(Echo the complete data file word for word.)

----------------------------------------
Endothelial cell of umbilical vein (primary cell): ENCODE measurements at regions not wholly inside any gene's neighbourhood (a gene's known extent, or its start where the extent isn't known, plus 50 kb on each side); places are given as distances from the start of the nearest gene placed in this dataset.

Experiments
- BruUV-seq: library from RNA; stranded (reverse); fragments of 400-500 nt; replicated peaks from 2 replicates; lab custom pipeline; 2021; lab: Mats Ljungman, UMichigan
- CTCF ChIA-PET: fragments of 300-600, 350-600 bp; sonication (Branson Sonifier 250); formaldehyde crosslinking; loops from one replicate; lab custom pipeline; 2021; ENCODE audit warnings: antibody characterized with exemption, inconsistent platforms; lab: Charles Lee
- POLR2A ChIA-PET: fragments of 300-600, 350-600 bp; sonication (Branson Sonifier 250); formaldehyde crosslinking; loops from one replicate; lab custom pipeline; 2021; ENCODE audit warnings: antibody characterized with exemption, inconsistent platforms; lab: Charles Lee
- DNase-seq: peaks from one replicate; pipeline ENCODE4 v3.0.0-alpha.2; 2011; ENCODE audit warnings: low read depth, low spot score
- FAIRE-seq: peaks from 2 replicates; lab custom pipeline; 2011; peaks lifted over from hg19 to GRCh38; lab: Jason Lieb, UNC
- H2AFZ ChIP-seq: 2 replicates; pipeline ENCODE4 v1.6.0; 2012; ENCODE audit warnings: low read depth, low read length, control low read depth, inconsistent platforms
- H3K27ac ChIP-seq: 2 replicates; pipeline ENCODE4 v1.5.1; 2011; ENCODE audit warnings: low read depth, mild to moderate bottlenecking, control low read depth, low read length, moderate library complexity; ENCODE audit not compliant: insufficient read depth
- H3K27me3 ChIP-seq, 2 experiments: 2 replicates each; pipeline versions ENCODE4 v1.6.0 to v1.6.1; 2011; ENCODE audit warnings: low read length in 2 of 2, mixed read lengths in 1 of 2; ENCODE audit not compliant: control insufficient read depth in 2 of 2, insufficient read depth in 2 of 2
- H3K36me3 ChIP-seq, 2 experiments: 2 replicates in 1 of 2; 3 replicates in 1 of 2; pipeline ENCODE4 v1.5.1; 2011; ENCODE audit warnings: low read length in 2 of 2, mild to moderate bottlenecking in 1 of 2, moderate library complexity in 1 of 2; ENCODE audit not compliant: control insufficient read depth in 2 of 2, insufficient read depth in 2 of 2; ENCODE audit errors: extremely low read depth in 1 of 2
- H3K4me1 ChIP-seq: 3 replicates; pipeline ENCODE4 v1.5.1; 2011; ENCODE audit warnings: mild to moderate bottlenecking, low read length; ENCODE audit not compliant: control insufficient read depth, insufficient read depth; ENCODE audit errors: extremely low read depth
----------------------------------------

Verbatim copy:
Endothelial cell of umbilical vein (primary cell): ENCODE measurements at regions not wholly inside any gene's neighbourhood (a gene's known extent, or its start where the extent isn't known, plus 50 kb on each side); places are given as distances from the start of the nearest gene placed in this dataset.

Experiments
- BruUV-seq: library from RNA; stranded (reverse); fragments of 400-500 nt; replicated peaks from 2 replicates; lab custom pipeline; 2021; lab: Mats Ljungman, UMichigan
- CTCF ChIA-PET: fragments of 300-600, 350-600 bp; sonication (Branson Sonifier 250); formaldehyde crosslinking; loops from one replicate; lab custom pipeline; 2021; ENCODE audit warnings: antibody characterized with exemption, inconsistent platforms; lab: Charles Lee
- POLR2A ChIA-PET: fragments of 300-600, 350-600 bp; sonication (Branson Sonifier 250); formaldehyde crosslinking; loops from one replicate; lab custom pipeline; 2021; ENCODE audit warnings: antibody characterized with exemption, inconsistent platforms; lab: Charles Lee
- DNase-seq: peaks from one replicate; pipeline ENCODE4 v3.0.0-alpha.2; 2011; ENCODE audit warnings: low read depth, low spot score
- FAIRE-seq: peaks from 2 replicates; lab custom pipeline; 2011; peaks lifted over from hg19 to GRCh38; lab: Jason Lieb, UNC
- H2AFZ ChIP-seq: 2 replicates; pipeline ENCODE4 v1.6.0; 2012; ENCODE audit warnings: low read depth, low read length, control low read depth, inconsistent platforms
- H3K27ac ChIP-seq: 2 replicates; pipeline ENCODE4 v1.5.1; 2011; ENCODE audit warnings: low read depth, mild to moderate bottlenecking, control low read depth, low read length, moderate library complexity; ENCODE audit not compliant: insufficient read depth
- H3K27me3 ChIP-seq, 2 experiments: 2 replicates each; pipeline versions ENCODE4 v1.6.0 to v1.6.1; 2011; ENCODE audit warnings: low read length in 2 of 2, mixed read lengths in 1 of 2; ENCODE audit not compliant: control insufficient read depth in 2 of 2, insufficient read depth in 2 of 2
- H3K36me3 ChIP-seq, 2 experiments: 2 replicates in 1 of 2; 3 replicates in 1 of 2; pipeline ENCODE4 v1.5.1; 2011; ENCODE audit warnings: low read length in 2 of 2, mild to moderate bottlenecking in 1 of 2, moderate library complexity in 1 of 2; ENCODE audit not compliant: control insufficient read depth in 2 of 2, insufficient read depth in 2 of 2; ENCODE audit errors: extremely low read depth in 1 of 2
- H3K4me1 ChIP-seq: 3 replicates; pipeline ENCODE4 v1.5.1; 2011; ENCODE audit warnings: mild to moderate bottlenecking, low read length; ENCODE audit not compliant: control insufficient read depth, insufficient read depth; ENCODE audit errors: extremely low read depth